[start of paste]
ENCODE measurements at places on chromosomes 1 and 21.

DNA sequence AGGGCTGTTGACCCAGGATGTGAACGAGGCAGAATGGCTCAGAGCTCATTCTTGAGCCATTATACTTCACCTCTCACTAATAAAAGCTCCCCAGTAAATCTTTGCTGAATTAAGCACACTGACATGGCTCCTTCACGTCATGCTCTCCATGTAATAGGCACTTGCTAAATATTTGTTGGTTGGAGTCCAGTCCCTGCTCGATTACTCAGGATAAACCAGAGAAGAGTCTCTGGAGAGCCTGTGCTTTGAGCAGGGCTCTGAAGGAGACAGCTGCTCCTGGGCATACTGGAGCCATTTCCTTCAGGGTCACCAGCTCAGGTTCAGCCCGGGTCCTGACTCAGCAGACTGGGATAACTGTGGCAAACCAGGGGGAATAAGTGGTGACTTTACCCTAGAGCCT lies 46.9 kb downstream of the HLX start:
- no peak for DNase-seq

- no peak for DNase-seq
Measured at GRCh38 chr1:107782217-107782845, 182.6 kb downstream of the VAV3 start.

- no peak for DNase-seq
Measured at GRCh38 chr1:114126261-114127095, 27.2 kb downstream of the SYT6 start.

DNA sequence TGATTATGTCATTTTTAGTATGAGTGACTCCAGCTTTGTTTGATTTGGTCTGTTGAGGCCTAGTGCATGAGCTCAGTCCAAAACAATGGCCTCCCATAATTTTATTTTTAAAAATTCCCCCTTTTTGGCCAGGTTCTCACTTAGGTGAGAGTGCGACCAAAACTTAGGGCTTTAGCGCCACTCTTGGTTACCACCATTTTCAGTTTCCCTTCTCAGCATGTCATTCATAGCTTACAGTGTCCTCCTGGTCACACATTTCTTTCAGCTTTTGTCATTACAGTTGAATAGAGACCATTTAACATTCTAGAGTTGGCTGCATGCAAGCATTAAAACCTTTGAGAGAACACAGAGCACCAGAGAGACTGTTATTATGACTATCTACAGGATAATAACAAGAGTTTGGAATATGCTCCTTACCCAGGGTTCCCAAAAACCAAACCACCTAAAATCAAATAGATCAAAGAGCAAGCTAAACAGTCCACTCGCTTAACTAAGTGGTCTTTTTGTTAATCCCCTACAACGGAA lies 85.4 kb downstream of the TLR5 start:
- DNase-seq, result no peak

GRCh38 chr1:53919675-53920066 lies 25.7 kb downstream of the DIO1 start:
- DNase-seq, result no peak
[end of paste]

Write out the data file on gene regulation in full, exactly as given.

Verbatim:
ENCODE measurements at places on chromosomes 1 and 21.

DNA sequence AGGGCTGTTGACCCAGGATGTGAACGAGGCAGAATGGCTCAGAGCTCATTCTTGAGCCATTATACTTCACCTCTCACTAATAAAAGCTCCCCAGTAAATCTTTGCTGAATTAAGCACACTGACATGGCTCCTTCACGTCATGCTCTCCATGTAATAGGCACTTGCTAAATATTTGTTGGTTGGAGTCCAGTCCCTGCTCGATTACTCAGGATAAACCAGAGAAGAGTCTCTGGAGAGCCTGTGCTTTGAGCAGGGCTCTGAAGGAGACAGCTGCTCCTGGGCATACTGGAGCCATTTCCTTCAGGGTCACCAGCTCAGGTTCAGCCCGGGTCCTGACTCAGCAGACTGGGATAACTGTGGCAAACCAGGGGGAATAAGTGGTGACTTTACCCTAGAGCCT lies 46.9 kb downstream of the HLX start:
- no peak for DNase-seq

- no peak for DNase-seq
Measured at GRCh38 chr1:107782217-107782845, 182.6 kb downstream of the VAV3 start.

- no peak for DNase-seq
Measured at GRCh38 chr1:114126261-114127095, 27.2 kb downstream of the SYT6 start.

DNA sequence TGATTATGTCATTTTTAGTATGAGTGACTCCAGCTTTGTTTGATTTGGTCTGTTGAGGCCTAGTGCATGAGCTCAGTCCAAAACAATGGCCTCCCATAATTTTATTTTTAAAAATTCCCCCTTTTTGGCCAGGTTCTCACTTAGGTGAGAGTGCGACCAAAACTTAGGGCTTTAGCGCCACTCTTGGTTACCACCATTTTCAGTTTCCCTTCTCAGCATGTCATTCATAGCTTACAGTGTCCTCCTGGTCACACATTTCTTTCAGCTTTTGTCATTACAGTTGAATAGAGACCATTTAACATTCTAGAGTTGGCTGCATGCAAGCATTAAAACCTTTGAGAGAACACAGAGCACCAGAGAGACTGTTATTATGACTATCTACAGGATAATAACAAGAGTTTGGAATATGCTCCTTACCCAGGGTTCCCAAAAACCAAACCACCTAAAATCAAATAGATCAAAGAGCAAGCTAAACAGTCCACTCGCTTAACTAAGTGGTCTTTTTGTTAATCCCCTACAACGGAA lies 85.4 kb downstream of the TLR5 start:
- DNase-seq, result no peak

GRCh38 chr1:53919675-53920066 lies 25.7 kb downstream of the DIO1 start:
- DNase-seq, result no peak